Print This Page SparkPeople

Getting Rest with RLS

Control Restless Legs Syndrome to Sleep Better
  -- By Liza Barnes, Health Educator
When your legs ache, you can usually lie down and relax to alleviate your symptoms. But for people who suffer from Restless Legs Syndrome (RLS for short), relaxing only makes them hurt more. According to the National Institutes of Health, as many as 12 million Americans are suffering from RLS, which is a neurological disorder characterized by unpleasant sensations in the legs and an uncontrollable urge to move them in an effort to relieve these sensations. The intensity of symptoms, which may occur either occasionally or regularly, ranges from irritating to painful, and the sensations are often described as burning, tingling, or tugging feelings deep inside the leg, commonly between the knee and ankle. RLS affects people of all ages, but it is most common in people middle-aged or older.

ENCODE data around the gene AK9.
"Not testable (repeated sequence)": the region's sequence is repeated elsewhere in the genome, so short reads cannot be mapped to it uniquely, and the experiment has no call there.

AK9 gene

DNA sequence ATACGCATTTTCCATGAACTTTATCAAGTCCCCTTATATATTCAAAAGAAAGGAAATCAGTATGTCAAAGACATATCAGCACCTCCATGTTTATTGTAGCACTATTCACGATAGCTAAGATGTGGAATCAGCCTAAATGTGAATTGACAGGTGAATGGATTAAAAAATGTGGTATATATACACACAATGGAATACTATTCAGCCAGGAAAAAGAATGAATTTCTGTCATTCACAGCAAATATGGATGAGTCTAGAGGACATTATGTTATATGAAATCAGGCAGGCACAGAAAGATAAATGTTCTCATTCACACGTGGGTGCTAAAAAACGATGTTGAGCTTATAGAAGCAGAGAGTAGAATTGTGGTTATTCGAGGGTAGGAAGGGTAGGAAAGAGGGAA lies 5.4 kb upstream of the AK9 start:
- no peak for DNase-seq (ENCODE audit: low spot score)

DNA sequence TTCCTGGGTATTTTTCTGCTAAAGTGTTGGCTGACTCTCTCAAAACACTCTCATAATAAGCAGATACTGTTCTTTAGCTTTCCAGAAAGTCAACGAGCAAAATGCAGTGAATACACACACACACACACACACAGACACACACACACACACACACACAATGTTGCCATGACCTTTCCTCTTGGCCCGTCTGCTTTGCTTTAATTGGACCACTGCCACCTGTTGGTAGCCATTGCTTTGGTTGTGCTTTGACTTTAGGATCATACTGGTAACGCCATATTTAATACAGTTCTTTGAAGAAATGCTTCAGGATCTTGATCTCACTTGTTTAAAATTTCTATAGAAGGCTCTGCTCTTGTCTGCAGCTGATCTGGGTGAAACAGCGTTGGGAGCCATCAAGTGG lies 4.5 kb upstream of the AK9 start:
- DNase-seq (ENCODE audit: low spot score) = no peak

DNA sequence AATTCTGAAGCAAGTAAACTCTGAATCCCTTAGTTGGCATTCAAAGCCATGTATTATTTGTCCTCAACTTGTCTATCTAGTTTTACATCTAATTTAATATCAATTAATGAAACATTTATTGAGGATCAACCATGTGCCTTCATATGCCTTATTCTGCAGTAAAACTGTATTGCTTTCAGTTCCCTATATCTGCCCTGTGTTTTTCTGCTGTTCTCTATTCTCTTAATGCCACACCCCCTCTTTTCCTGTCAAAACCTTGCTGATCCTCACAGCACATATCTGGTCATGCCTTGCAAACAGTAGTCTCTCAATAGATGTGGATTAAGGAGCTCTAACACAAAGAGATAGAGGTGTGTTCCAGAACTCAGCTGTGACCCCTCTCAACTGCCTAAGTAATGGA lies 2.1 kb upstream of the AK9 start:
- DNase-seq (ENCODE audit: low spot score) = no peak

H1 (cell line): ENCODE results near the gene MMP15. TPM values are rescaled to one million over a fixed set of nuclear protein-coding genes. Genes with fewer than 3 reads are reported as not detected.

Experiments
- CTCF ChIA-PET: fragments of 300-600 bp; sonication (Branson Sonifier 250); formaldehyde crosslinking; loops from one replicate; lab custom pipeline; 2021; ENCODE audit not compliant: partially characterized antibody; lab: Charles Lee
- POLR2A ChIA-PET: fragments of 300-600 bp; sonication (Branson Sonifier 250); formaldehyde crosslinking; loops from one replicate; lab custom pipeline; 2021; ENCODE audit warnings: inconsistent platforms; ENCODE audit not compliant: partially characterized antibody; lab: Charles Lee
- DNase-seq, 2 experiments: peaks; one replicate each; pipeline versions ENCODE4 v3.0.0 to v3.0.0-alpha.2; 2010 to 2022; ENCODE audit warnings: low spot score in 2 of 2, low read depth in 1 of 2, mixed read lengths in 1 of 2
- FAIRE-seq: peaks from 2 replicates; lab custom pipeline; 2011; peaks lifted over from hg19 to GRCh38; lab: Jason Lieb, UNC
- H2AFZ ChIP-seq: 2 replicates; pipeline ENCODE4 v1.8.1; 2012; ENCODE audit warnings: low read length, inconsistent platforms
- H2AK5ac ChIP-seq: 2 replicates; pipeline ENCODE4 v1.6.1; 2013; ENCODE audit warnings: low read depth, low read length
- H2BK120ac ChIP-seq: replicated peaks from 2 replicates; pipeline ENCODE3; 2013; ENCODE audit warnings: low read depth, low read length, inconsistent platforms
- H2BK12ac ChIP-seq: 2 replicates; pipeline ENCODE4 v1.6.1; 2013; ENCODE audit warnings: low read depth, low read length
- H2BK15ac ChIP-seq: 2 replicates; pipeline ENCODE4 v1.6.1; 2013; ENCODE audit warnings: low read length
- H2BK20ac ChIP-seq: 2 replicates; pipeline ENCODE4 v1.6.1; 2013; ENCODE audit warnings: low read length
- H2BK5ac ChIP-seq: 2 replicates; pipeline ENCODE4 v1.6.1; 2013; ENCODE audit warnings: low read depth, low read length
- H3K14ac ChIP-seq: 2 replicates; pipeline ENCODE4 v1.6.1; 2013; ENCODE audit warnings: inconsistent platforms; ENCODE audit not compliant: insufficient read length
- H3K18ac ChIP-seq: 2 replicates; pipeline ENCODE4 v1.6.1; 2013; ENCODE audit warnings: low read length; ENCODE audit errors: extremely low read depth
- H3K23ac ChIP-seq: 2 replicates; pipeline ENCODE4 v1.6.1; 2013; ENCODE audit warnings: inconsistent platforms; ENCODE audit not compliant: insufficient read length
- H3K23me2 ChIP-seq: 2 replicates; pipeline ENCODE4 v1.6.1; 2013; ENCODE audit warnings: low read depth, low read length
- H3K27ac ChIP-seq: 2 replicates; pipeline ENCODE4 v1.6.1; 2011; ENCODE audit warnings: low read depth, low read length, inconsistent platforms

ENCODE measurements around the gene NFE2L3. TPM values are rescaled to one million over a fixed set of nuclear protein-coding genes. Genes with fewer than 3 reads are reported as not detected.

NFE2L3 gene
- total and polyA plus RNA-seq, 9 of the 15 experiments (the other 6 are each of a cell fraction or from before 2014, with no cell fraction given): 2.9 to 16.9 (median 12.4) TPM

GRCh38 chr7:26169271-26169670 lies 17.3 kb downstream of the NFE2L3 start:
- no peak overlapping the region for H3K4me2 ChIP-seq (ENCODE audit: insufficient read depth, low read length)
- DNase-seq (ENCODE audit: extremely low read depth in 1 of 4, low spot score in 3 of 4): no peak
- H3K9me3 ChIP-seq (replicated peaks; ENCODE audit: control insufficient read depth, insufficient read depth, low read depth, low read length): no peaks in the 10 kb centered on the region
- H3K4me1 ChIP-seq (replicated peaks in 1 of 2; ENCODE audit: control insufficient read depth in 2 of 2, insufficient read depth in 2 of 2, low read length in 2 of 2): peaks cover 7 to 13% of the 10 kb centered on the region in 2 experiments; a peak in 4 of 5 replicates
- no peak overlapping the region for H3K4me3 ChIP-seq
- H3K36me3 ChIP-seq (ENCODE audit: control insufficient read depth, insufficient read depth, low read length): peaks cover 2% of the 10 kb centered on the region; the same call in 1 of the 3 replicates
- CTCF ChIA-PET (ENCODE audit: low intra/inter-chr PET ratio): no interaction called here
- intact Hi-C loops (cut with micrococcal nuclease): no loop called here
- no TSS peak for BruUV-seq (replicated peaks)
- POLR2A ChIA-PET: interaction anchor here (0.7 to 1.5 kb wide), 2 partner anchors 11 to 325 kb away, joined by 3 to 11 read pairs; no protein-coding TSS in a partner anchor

Although no cause for RLS has been found, research is underway. Some recent findings include: To most people suffering from RLS, even more bothersome than the pain and sensations are the secondary symptoms. Exhaustion and daytime fatigue are constant struggles, as RLS makes sleeping difficult, but can also affect relationships and job performance, as well as general quality of life. RLS doesn’t usually get better on its own, so getting treatment is the imperative first step to getting a good night’s sleep. Here are some ways RLS may be treated:<pagebreak> Thinking their symptoms are not severe enough to warrant a trip to the doctor, many people with RLS don't seek treatment and suffer needlessly. But there are many treatment options available, and doctor and patient can work to find a solution together. If the options discussed above don’t work for you, talk to your doctor about prescription medications that help relieve RLS symptoms so you can sleep better.